In the Philippines, based on Philippine Health Statistics by DOH (2009), the registered number of death caused by cerebrovascular rate of 61.4 per 100,000 population.


Cerebrovascular disease ranks second as the leading cause of mortality in Philippines with 13.6 percent in both sexes (Sinson, Rebanal, and Timbang, 2009). It follows the diseases of the heart as the top causes of death. These high numbers of death causes alarmed to the community and health workers particularly in our province. Hence, cerebrovascular disease affects a long range of aged from adolescent to late adulthood.


It is believed that nurses play a pivotal role in all phases of care of the stroke patient. The phases include emergency or hyperacute care phase which includes the prehospital setting and the emergency department and acute care phase, which includes critical care units, intermediate care units, stroke units, and general medical units. Stroke is a complex disease that requires the efforts and skills of all members of the multidisciplinary team. Nurses are often responsible for the coordination of care throughout the continuum. Coordinated care of stroke patients results in improved outcomes, decreased lengths of stay, member is the emergency medical technician(EMT) or paramedic. Nurses may work as EMTs and paramedics, radio providers of online medical control to EMT personnel from base stations, and educators who teach EMT personnel about stroke and the care of stroke patients (Summers et al., 2003)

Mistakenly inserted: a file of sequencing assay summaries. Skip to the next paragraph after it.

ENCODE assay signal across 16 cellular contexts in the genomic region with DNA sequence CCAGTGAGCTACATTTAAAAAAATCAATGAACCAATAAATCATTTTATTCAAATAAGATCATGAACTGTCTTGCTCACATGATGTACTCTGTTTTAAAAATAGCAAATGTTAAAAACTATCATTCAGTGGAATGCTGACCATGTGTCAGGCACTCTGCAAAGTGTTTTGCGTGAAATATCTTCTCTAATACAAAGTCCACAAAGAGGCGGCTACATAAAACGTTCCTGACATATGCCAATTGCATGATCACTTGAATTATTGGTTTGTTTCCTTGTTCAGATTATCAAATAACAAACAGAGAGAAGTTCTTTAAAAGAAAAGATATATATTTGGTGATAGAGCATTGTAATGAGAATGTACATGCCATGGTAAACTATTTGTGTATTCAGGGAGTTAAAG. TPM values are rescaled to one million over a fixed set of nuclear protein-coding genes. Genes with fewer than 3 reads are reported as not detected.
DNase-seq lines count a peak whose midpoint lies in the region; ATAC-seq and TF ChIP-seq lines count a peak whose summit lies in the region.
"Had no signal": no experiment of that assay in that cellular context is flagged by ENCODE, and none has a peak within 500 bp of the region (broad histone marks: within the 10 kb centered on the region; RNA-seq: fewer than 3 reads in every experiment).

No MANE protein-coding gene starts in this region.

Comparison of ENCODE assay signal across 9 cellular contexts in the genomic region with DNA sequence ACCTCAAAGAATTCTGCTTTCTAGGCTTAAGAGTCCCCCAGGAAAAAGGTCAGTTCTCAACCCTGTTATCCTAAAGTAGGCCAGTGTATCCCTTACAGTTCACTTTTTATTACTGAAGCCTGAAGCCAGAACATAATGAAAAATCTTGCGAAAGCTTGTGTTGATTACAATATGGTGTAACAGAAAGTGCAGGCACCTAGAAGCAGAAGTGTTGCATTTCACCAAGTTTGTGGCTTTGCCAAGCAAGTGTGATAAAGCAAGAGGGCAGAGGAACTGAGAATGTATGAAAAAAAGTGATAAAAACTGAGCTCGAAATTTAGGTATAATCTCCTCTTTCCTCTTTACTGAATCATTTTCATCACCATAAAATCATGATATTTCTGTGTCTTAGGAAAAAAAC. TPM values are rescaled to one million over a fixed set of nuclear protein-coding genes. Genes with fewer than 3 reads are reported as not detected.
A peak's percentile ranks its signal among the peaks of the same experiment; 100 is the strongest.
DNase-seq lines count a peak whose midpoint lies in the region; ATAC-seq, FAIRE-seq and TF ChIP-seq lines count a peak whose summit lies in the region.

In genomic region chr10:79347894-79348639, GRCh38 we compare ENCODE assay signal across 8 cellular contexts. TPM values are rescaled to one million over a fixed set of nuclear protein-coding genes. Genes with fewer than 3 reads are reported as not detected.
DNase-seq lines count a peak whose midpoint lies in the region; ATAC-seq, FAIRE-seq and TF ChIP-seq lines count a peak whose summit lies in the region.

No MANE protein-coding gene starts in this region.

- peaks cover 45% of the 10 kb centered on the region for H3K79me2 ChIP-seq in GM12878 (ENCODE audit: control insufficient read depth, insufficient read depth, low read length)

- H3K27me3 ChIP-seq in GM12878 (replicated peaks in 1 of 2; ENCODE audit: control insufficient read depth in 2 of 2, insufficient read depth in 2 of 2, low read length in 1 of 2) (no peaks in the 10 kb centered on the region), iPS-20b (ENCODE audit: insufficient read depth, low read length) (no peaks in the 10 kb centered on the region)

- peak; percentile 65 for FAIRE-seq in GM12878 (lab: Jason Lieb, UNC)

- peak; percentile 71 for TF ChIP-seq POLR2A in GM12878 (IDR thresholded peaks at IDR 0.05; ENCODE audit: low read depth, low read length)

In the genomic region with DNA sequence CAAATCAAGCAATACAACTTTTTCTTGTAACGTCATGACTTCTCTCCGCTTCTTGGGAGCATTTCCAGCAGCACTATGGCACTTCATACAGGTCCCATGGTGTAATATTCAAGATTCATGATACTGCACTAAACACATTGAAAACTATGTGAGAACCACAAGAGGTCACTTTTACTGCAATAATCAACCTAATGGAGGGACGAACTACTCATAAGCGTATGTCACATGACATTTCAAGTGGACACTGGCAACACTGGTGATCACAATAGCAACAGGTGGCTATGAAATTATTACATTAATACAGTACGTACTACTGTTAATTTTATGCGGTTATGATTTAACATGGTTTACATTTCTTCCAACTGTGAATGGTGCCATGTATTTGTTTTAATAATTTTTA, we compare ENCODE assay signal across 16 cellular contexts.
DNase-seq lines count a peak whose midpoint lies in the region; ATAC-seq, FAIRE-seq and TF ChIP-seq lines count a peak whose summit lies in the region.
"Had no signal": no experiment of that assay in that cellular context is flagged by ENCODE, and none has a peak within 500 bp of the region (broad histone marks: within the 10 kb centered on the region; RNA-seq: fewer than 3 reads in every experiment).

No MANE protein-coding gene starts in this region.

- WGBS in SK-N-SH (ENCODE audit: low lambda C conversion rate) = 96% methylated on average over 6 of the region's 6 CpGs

The emotional, psychological, and behavioral changes that take place following a stroke are, in part, caused by physical damage to the brain. Each stroke is different, and to a large extent, the psychological problems that someone may experience will vary depending on the part of the brain affected and the extent of the damage. For example, impulsive behavior is associated with damage to the right half of the brain, while tearfulness and outbursts of anger are more common in those with damage to the left half of the brain. Apart from the psychological effects caused by the damage to the brain, having a serious illness such as stroke, being in the hospital, or facing up to reality of having to live with any lasting disabilities can affect emotional health. Someone may feel anxious or depressed, be frustrated, angry or bewildered. All these feelings are common and although they usually fade with time, they may persist in some people (Intersource Group, Ireland, 2015).